Retiree, son finish 15-year project in Michigan

John Kazenko, left, and his son, Doug, at Kirkside Golf Course near Lansing, Mich.

John Kazenko, left, and his son, Doug, at Kirkside Golf Course near Lansing, Mich.

LANSING, Mich. – John Kazenko’s retirement, at first glance, might seem idyllic: every waking moment devoted to golf.

Except, he doesn’t play. Kazenko has been called to the game in a different way.

Kazenko retired 18 years ago as a civil engineer, having built roads for Michigan’s Department of Transportation. He still had one more blueprint to follow, though.

On 146 acres of farmland acquired years ago near Lansing, Kazenko, now 80, and his son Doug, 45, have built Kirkside Golf Club. Other than design work from renowned Canadian architect Graham Cooke, they got only occasional help from family and friends during the 15-year project. Remarkably, the Kazenkos completed it with zero debt. The front nine is expected to open by July Fourth, with the back nine scheduled for 2011. Total price: $1.2 million and plenty of sweat equity.

photo

John and Doug Kazenko at Kirkside Golf Club in Michigan.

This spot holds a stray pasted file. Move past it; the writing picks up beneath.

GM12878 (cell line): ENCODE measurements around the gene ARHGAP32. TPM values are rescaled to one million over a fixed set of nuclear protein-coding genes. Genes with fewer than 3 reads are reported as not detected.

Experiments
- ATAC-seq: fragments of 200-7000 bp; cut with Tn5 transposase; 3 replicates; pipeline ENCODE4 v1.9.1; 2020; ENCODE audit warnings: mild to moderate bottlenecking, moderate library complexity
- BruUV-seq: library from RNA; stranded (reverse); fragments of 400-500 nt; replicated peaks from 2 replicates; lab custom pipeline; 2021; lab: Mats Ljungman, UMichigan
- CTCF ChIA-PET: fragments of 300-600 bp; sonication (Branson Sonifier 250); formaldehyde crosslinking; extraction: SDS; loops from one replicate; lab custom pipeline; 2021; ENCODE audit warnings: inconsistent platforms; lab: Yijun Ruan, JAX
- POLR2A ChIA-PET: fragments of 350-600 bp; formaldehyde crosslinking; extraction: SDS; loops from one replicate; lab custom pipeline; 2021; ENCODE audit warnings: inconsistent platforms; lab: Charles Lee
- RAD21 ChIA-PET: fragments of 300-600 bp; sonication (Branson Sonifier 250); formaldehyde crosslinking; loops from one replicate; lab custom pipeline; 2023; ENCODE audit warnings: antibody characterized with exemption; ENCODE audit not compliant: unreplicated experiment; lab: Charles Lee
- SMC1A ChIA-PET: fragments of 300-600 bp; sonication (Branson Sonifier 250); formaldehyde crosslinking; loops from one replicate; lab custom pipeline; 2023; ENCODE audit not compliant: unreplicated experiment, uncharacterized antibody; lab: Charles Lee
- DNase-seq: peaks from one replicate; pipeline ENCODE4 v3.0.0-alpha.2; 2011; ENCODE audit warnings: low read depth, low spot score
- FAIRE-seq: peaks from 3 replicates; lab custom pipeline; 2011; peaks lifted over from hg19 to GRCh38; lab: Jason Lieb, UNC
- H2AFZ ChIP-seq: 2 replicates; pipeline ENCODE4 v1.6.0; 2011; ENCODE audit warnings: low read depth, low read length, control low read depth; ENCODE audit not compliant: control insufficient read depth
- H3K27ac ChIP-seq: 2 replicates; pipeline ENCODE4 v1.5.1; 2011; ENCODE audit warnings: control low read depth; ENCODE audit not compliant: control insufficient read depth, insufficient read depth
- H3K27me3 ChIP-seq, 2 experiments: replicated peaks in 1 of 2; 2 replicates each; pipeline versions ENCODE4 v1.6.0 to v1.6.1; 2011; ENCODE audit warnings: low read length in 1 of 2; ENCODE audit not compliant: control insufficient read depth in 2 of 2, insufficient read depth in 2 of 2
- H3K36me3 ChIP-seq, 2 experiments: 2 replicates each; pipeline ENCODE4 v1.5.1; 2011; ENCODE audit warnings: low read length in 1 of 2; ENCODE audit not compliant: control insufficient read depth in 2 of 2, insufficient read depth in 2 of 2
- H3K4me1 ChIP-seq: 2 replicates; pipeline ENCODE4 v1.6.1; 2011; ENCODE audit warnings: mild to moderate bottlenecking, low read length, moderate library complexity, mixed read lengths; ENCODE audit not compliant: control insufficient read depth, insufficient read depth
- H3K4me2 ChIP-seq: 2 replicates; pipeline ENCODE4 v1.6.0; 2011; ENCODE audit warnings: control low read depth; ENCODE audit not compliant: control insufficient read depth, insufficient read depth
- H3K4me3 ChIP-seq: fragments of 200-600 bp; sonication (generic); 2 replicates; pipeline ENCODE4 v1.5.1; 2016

Kazenko, with the rough hands from a lifetime of working the land, says simply, “I needed to find something to do to keep from going nuts.’’

Kirkside is one of only two layouts expected to open this year in Michigan, where about 30 courses have closed in the past five years. The 6,700-yard, par-72 layout has Kentucky bluegrass fairways and bentgrass greens. Green fees will be $15 for nine plus $5 for a cart, with the owners anticipating “the local, beer-drinking, blue-collar-type crowd.’’

“It’s kind of a relief to finally get the thing put together,” John Kazenko said recently as he looked through catalogs to outfit his course with range balls, flagsticks, yardage markers and other supplies.

The Kazenkos have paid costs as they went along, mostly on profit from nearby houses built by the family – including a second son, John Jr. Very little earth was moved at Kirkside, with just tree-clearing and an adherence to the natural terrain.

“There’s lots of sweat equity; the overhead isn’t there,” John Kazenko said. “We said, ‘We’re not going to borrow money.’ So we went ahead and took the extra time.”

His son Doug shops for equipment on eBay, and they painstakingly used hand rakes to clear stones on fairways before seeding. 

Doug Kazenko calls their work, “two men and a shovel.”

Mike Hughes, chief executive of the National Golf Course Owners Association, marvels at the project’s “fiscal responsibility.’’

“Building within his means will certainly put him at an advantage on opening day.”

Kazenko brushes off any praise for his discipline. He’s just doing what comes naturally – hard work and the desire to see a job well done.

“I’d rather die out here working than sitting inside watching the TV.”

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